Dr. Nicole Ellerine of Peachtree Park Pediatrics provides sage advice from the cradle to age 21. “I had to decide to go to medical school at 17 because in South Africa, one goes directly from high school into medical school!” said Ellerine, who trained at Baragwanath and Emory University hospitals.
Here she airs many of the issues facing families today: infant sleep training and tough love, starting healthy diets early, the vaccination controversy, and anxiety in teens.
“A lot of what I do is parental counseling regarding a wide variety of child-rearing issues. Parents have lost confidence in their ability to “parent” without consulting pediatricians, the internet or books … I’m also seeing a lot more overt LGBT teens and an increase in same-sex couples having families.”
Jaffe: What’s your take on trends putting newborns on strict sleep schedules?
Ellerine: A lot of Atlanta parents follow the “mothers on call” schedule in the hopes of getting babies to sleep through the night at too young an age. This is pretty rigid and doesn’t work for everyone. It puts breastfed babies at risk for insufficient weight gain and makes parents feel guilty when they stray from the schedule. On the other hand, babies have to be sleep-trained. My concern is that many parents won’t let their children cry – fearing the child will feel abandoned. I recommend sleep training by 4 months, and often the only option is “tough love.” Sleep training is always stressful for parents who often need permission to do it. Babies can experience sleep regression, and training often needs to be repeated.
Jaffe: Any diet advice?
Ellerine: Feed babies correctly from the beginning by minimizing exposure to juices, fast foods, processed foods and sodas. I don’t like pouches, which have become very popular (for our busy lives). They are sweetened with fruit and don’t teach your child to eat vegetables. Kids have to experience colors and textures so they are desensitized and enjoy wide varieties (starting at six months). “Eat the rainbow.”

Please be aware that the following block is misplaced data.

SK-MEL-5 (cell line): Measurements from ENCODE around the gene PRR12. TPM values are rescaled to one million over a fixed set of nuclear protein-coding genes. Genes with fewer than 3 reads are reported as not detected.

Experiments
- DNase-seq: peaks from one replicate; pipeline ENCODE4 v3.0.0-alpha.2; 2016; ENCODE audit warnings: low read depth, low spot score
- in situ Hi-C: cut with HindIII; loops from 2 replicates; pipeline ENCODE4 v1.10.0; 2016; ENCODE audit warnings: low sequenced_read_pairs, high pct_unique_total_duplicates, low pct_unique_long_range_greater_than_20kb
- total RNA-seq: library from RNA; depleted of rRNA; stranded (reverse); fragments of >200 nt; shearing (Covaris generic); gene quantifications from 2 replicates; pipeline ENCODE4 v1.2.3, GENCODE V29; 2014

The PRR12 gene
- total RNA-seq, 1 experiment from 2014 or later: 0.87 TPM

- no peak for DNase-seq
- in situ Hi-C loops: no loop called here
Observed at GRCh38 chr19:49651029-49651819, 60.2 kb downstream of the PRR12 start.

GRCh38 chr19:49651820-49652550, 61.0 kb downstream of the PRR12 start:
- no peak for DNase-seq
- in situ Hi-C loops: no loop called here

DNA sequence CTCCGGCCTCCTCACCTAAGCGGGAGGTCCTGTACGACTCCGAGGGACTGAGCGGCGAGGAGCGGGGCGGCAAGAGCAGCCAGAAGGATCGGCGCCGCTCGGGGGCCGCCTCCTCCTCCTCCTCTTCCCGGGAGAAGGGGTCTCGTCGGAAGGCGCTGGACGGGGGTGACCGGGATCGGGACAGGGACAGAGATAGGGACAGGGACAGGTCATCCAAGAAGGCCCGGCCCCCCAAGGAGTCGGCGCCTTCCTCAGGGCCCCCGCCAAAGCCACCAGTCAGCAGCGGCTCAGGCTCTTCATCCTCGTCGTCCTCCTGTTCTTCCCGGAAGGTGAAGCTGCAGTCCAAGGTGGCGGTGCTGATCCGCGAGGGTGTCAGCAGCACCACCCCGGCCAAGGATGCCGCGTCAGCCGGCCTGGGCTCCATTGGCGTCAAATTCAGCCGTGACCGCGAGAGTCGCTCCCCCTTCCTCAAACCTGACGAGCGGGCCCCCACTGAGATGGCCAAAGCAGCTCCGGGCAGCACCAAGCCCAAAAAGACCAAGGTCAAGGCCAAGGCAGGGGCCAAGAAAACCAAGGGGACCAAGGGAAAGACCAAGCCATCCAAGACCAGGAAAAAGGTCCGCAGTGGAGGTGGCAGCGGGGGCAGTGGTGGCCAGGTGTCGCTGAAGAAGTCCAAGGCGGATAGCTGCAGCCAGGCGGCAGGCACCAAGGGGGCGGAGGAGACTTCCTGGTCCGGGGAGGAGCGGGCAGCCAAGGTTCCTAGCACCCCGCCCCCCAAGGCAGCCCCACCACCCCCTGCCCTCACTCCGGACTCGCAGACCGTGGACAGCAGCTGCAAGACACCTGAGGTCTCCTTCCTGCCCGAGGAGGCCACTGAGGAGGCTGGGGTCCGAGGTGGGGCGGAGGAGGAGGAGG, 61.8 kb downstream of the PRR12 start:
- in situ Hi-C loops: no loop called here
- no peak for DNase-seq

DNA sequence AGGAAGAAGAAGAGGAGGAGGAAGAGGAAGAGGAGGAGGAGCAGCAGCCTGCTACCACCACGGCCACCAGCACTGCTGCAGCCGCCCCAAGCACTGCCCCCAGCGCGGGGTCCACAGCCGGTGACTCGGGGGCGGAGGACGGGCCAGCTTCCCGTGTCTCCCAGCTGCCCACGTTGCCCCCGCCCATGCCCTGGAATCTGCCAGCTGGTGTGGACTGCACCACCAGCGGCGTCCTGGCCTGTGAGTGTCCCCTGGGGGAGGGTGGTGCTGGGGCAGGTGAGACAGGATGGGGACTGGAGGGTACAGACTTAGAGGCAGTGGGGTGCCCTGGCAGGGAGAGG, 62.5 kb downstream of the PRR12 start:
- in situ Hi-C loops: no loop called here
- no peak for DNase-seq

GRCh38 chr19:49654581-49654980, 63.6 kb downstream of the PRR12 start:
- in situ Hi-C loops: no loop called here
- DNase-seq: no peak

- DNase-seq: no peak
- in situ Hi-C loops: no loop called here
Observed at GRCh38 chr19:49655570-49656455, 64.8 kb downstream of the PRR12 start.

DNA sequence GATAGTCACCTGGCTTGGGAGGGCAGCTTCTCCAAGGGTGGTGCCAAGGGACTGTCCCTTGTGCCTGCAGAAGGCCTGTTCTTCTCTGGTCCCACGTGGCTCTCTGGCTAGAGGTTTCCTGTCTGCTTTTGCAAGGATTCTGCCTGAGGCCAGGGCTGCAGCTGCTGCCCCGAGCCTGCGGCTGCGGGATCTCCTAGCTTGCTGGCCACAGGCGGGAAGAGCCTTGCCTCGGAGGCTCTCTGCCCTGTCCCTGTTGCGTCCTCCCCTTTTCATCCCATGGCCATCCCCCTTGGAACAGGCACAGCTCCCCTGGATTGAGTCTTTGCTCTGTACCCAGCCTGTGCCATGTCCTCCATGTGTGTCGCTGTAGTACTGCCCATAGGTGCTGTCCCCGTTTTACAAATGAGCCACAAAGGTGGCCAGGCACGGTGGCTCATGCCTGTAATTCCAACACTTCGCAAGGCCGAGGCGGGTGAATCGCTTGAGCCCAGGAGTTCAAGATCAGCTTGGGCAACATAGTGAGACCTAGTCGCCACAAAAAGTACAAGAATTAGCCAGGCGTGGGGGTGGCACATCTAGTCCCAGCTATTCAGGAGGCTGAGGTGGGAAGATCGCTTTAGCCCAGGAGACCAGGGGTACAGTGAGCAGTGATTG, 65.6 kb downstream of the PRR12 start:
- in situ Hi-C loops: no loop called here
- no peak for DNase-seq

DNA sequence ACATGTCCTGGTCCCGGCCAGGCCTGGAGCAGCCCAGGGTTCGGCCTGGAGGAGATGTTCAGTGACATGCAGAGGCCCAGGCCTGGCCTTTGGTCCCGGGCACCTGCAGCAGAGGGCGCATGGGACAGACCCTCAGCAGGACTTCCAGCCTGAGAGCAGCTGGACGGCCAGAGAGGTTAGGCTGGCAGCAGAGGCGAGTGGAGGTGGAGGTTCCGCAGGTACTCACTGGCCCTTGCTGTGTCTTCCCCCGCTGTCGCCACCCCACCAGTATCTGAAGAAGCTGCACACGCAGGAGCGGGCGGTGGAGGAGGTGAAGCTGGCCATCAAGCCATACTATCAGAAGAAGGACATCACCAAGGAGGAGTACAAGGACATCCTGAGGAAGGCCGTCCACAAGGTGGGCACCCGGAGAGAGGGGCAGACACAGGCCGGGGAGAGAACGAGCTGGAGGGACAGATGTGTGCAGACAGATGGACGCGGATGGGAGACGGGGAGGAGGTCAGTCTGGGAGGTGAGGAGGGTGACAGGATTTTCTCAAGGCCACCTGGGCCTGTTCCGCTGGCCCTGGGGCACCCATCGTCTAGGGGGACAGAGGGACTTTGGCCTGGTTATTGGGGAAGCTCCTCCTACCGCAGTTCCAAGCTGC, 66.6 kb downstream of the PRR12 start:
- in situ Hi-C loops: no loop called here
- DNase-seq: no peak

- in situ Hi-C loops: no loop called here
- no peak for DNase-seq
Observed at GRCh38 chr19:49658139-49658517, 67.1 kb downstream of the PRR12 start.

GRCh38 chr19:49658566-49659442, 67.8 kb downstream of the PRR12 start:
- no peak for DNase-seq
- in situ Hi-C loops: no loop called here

As children age, have family meals. Make dinners with teens a priority. Electronics are banned from the dinner table. They then become a captive audience!
Jaffe: What are your observations regarding teens?
Ellerine: I have noticed a significant increase in anxiety and depression. One of the reasons is social media, and teens feeling socially isolated. They see photos of their friends having fun with other friends, which makes them feel isolated. I remind them that their friends are only sharing positive moments. Another cause for anxiety/depression is competition to get into good colleges; as there are not enough. School sports and extracurricular activities have become a necessity. Also, their schedule is so rigorous; they may not get sufficient sleep and are chronically tired, which doesn’t help with anxiety. When they get sick and miss a few school days, they think, “My world is ending.”
Parents are too involved in the children’s lives. Our kids need to make more mistakes, fail and learn resilience.
Jaffe: How do you respond to the vaccination debate?
Ellerine: Immunizations have been an issue of contention. A bogus study came out (1990s) that supposedly linked autism to the MMR [measles, mumps and rubella vaccine]. This has subsequently been disproved! In fact, immunizations are probably the most researched topic I deal with. The negative outcomes related to immunization have been so extensively studied that in our practice, we won’t accept un-immunized patients. This puts younger infants (too young to get their immunizations) at risk. I believe the outbreak of measles in California has resulted in the pendulum swinging the other way.